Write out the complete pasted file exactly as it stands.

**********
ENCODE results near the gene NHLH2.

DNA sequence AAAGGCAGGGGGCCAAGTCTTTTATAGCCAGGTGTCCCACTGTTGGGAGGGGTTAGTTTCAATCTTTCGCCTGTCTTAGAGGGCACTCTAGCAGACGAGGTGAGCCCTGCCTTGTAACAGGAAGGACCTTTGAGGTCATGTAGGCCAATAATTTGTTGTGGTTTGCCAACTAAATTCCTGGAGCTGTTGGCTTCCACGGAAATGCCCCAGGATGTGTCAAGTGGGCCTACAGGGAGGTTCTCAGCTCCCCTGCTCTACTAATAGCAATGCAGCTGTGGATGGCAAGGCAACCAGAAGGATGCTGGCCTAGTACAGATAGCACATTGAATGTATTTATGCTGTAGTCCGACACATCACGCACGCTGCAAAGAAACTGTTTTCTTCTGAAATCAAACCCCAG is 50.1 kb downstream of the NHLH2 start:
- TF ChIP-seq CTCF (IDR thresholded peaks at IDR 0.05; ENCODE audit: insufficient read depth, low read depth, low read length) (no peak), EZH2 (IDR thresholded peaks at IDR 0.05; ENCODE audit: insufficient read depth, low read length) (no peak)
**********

ENCODE results near the gene NHLH2.

DNA sequence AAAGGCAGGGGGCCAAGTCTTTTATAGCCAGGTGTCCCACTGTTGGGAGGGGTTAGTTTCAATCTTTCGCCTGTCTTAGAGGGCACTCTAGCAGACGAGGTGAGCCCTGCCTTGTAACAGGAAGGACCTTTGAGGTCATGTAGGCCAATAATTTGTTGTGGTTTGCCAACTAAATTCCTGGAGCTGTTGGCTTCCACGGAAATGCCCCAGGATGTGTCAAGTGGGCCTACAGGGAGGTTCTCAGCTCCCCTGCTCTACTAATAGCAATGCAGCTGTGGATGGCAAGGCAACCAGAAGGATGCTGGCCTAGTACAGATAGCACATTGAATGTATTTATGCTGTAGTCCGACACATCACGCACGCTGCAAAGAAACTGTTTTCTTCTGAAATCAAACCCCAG is 50.1 kb downstream of the NHLH2 start:
- TF ChIP-seq CTCF (IDR thresholded peaks at IDR 0.05; ENCODE audit: insufficient read depth, low read depth, low read length) (no peak), EZH2 (IDR thresholded peaks at IDR 0.05; ENCODE audit: insufficient read depth, low read length) (no peak)